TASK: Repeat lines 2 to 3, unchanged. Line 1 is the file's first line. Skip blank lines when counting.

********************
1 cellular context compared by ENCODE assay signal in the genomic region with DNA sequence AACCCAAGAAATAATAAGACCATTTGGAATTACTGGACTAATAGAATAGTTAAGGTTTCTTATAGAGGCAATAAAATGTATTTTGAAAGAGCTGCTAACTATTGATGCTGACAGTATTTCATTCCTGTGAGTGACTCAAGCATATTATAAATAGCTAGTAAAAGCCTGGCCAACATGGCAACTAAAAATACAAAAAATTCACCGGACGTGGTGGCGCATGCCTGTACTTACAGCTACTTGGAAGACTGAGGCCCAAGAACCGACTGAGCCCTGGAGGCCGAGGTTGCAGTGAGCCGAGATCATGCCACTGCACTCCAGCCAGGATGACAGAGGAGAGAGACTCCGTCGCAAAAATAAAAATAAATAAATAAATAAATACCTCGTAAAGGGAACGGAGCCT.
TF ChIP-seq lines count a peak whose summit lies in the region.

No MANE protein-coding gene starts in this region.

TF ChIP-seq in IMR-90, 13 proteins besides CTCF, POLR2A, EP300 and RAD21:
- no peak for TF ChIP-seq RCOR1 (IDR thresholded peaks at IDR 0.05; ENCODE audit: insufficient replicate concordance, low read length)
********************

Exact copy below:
TF ChIP-seq lines count a peak whose summit lies in the region.

No MANE protein-coding gene starts in this region.